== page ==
Bill T. Jones, Contemporary American Performance, and the Racial Past
Explores the potential of movement to create and revise historical narratives of race and nation
On the 200th anniversary of Abraham Lincoln’s birth, renowned choreographer and director Bill T. Jones developed three tributes: Serenade/The Proposition, 100 Migrations, and Fondly Do We Hope . . . Fervently Do We Pray. These widely acclaimed dance works incorporated video and audio text from Lincoln’s writings as they examined key moments in his life and his enduring legacy. Democracy Moving explores how these works provided both an occasion and a method by which democracy and history might be reconceived through movement, positioning dance as a form of both history and historiography.
The project addresses how different communities choose to commemorate historical figures, events, and places through art—whether performance, oratory, song, statuary, or portraiture—and in particular, Black US American counter-memorial practices that address histories of slavery. Advancing the theory of oscillation as Black aesthetic praxis, author Ariel Nereson celebrates Bill T. Jones as a public intellectual whose practice has contributed to the project of understanding America’s relationship to its troubled past. The book features materials from Bill T. Jones/Arnie Zane Company’s largely unexplored archive, interviews with artists, and photos that document this critical stage of Jones’s career as it explores how aesthetics, as ideas in action, can imagine more just and equitable social formations.
Praise / Awards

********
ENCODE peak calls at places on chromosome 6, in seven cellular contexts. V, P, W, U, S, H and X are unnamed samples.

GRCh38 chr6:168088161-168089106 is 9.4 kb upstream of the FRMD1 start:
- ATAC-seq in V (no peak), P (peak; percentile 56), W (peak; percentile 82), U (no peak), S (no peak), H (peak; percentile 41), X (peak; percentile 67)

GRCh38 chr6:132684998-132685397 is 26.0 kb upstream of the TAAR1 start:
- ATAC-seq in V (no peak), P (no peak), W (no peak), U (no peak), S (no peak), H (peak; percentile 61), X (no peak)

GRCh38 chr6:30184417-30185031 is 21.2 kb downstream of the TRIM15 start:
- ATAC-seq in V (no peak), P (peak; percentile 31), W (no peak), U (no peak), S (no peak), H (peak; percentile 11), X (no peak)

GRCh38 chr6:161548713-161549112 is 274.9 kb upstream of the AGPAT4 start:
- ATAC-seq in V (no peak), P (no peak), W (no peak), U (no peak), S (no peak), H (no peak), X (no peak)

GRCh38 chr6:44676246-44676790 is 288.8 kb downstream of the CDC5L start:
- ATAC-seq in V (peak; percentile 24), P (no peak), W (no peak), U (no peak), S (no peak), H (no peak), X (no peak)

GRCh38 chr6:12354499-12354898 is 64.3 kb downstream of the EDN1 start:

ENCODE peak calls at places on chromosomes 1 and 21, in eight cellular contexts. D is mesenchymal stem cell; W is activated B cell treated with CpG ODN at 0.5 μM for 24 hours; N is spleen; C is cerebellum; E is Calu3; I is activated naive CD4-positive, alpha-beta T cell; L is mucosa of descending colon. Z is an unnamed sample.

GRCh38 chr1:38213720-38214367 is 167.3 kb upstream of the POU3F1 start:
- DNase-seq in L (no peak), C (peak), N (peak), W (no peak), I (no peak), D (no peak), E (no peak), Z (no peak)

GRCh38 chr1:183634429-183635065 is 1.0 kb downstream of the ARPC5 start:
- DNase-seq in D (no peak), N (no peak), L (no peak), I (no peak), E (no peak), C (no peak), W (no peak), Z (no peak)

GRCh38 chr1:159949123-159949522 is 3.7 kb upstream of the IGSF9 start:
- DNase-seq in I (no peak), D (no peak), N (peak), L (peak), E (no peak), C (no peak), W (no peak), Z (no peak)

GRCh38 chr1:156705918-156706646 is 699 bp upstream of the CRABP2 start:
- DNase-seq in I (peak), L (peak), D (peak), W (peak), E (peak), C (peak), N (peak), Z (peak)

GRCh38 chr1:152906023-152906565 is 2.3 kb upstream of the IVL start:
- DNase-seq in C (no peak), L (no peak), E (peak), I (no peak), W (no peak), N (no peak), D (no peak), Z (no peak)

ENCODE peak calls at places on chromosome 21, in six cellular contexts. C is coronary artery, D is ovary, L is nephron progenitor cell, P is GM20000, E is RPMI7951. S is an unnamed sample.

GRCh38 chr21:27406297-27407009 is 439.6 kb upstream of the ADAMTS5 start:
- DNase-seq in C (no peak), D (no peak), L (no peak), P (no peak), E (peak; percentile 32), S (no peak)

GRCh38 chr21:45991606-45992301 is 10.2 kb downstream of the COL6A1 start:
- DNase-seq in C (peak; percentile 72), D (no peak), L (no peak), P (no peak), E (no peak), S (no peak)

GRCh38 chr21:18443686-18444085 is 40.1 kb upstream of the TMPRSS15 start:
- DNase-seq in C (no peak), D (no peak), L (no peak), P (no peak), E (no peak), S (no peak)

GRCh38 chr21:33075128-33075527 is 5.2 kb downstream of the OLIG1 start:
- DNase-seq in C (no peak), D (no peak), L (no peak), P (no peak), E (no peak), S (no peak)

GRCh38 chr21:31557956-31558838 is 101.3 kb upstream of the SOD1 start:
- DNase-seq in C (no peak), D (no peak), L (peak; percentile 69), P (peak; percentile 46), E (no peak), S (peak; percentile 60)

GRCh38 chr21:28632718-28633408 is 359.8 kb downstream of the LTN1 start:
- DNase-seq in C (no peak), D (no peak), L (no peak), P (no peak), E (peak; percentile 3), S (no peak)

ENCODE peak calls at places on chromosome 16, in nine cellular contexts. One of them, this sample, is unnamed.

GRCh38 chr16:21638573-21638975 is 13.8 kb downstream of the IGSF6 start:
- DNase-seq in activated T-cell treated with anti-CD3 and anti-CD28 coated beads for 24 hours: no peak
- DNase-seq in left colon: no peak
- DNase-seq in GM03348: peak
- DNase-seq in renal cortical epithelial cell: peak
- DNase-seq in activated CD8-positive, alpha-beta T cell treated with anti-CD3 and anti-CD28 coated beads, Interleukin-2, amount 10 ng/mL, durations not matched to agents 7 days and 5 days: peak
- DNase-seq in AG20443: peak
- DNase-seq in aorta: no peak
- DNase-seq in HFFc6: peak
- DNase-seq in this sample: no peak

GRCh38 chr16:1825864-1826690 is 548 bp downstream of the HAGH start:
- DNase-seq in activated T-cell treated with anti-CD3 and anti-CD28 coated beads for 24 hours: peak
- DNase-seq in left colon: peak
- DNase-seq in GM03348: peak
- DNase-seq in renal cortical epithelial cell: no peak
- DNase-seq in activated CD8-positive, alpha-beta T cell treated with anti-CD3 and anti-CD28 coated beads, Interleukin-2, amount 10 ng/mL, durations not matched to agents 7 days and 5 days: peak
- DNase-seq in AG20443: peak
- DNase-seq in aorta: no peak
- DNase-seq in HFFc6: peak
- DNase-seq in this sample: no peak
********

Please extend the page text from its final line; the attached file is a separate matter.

“Nereson’s navigation of the relationship between the kinesthetic ordering of movement and the narrative ordering of the past in Jones’s work is compelling. The focus into his Abraham Lincoln works from 2006–2013 allows her to deeply analyze the artistry using sophisticated critical theory at the site of race, gender, and sexuality while indicating the importance of and implications for Jones’s other works.” – Nadine George-Graves, Northwestern University
“An outstanding scholarly work, Nereson’s book synthesizes perspectives from Critical Race Studies, Dance, and Performance Studies to show how dance-making can put forward an argument about the historical past. Through vivid and compelling analyses of specific pieces, Nereson makes a very important contribution to our understanding of late twentieth and twenty-first century performance, African American identity, and the complex relationships between past and present.” – Susan Leigh Foster, University of California, Los Angeles
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